Mulch is simply organic material that you lay on top of the soil around your plants. It can be wood or bark chips, dry leaves, straw, crushed rock, or grass clippings. Mulch provides a barrier between the soil and the air, which helps to keep moisture in the soil, and it gradually breaks down to provide organic matter to the soil. Keep in mind that different materials may have varying levels of acidity or alkalinity, and most should not come in contact with the stems or trunks of your plants. If your summers are humid {which means that fungal problems are an issue}, be judicious about adding mulch, because some organic materials can introduce pathogens. Sand, gravel, and stone may be better options for you. You can also use agricultural or landscape fabric; just fasten it down with stakes and cut holes for your plants. These fabric {and black plastic or polyethylene, which we do not recommend} are used as weed barriers and water conservation aids. They have their place, particularly if you live in a dry climate or need to discourage a massive preexisting population of an intractable weed or undesirable plant, such as Bermuda grass, but natural mulches usually do the job just as well.

Light:

Most herbs and vegetables need 4 to 6 hours of direct sunlight a day to thrive, but this is a general guideline only. Some plants will tolerate a wide range of light exposure, and their sunlight requirements may vary in your local climate, as well. Each herb has its own individual needs.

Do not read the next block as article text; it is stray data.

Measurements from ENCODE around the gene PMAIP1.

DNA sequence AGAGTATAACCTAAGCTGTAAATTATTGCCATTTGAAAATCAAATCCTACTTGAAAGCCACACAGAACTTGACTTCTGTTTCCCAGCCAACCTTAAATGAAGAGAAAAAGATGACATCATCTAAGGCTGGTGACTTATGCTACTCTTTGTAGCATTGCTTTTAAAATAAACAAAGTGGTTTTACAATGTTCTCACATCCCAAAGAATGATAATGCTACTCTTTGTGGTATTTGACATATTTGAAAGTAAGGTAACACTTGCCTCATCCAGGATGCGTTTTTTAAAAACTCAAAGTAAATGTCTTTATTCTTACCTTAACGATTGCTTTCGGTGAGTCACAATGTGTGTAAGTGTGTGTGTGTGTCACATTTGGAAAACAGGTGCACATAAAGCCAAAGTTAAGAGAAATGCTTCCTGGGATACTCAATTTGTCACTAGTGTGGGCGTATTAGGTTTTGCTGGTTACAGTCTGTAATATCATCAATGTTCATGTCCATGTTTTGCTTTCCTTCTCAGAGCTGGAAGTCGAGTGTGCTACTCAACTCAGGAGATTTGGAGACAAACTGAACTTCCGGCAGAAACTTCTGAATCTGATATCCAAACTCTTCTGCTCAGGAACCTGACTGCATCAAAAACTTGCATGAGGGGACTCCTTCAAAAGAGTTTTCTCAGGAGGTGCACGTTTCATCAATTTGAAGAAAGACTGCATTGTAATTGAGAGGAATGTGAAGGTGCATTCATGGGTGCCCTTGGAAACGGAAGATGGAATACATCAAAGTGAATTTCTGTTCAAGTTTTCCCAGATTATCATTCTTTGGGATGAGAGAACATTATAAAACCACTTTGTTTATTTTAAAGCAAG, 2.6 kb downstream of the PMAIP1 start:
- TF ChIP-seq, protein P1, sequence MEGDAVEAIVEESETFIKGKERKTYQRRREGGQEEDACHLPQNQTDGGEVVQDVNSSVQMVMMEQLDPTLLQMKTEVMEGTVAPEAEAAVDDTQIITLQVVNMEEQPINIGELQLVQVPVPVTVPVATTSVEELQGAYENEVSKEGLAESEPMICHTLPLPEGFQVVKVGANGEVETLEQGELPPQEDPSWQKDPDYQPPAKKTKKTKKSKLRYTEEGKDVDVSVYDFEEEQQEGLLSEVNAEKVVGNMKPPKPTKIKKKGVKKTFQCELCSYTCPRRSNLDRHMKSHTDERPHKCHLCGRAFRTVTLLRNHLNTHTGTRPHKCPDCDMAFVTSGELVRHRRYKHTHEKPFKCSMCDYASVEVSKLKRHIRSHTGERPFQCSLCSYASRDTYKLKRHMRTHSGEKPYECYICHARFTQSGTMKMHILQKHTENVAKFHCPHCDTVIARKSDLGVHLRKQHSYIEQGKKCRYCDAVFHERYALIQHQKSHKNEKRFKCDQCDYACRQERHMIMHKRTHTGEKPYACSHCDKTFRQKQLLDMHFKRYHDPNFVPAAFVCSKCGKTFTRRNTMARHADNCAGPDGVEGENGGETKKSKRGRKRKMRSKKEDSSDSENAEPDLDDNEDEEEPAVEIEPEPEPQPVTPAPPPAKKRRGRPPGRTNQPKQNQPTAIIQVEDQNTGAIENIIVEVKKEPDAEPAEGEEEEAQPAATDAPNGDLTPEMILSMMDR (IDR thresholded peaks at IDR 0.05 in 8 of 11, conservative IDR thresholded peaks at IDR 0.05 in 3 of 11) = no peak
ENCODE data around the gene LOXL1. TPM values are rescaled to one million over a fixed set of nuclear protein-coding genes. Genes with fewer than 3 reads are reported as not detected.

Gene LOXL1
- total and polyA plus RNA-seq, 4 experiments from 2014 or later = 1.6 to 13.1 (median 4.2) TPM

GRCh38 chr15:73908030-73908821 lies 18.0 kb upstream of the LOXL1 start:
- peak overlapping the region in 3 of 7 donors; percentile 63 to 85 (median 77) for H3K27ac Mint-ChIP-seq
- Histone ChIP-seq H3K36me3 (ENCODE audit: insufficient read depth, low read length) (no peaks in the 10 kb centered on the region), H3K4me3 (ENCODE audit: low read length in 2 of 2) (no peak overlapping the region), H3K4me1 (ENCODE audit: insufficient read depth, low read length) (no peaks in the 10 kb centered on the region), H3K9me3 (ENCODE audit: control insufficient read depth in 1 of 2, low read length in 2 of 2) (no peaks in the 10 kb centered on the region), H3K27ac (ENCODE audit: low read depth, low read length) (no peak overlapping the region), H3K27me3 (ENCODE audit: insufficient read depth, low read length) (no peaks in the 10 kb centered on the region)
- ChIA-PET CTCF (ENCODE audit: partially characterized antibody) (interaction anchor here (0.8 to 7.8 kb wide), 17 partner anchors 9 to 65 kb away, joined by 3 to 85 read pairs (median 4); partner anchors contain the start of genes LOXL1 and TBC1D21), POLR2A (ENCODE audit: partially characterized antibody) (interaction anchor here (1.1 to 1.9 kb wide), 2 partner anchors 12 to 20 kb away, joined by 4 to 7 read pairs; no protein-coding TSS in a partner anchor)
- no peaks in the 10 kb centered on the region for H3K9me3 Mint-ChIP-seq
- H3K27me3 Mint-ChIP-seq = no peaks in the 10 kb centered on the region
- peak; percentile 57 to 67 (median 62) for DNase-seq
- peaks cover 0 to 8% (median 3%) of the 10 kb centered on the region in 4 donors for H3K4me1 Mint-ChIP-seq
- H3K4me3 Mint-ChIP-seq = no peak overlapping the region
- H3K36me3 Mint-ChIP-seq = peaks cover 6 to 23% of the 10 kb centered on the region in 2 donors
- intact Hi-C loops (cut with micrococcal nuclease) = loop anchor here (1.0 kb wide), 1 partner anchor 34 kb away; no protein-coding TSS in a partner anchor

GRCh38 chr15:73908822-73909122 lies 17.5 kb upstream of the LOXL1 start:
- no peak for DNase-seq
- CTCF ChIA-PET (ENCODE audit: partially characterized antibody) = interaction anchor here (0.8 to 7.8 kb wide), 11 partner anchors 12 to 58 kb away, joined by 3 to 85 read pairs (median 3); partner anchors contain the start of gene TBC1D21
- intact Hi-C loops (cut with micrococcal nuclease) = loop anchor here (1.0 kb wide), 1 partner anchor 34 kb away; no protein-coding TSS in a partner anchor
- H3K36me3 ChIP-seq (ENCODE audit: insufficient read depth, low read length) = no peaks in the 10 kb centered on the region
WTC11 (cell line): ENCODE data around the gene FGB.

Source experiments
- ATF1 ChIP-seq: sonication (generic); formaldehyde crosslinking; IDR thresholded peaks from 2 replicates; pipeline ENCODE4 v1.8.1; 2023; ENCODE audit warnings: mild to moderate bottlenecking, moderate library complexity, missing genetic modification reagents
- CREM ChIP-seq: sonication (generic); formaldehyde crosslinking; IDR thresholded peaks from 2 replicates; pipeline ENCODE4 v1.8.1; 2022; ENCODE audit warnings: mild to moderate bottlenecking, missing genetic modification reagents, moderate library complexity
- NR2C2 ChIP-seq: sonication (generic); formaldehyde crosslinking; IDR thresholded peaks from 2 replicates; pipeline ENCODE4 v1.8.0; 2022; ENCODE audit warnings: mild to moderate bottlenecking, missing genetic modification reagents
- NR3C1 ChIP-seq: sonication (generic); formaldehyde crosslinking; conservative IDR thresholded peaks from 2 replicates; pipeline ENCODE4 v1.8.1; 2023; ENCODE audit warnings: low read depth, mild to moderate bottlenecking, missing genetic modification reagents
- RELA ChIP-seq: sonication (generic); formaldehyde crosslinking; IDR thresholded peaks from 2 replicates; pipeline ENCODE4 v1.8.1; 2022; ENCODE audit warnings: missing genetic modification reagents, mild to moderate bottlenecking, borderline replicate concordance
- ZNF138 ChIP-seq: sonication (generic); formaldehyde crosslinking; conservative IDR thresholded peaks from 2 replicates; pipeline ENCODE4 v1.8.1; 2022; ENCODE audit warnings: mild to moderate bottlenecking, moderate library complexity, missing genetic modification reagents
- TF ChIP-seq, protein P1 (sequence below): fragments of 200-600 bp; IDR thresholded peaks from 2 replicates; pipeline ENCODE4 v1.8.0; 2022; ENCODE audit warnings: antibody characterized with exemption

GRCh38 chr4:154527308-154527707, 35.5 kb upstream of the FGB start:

Water:

drip irrigationHerbs require water to grow, but how much is enough? Growing powerful medicinal herbs is a playful dance between simulating wild conditions {giving plants the same environmental situations that they would encounter in their homeland} and providing cultivated amenities that might improve their potency and health.

Let’s look at essential oil content. Many of the herbs we grow for medicine {and food} are valued for that constituent, and we might want to pay attention to what increases it. Many members of the Lamiaceae, or mint family {basil, catnip, oregano, peppermint, and thyme} come from Mediterranean climates, where summers are hot and dry and winters are mild. They have adapted to dry conditions for much of the year. It stands to reason that, at some point, their essential oils can be diluted if they are over-watered. Yet research has shown that some supplemental water given to these plants increases their foliage yield and essential oil levels.

Where you, the grower, come in is in determining when you’ve given your plant enough water, but not too much. You’ll want to remember that clay soils hold water longer, sandy soils drain faster, and gardens on sloping hillsides lose moisture {which mulch can help retain}. You’ll have to assess water needs based on your conditions and the season, as well as the needs of the individual plants.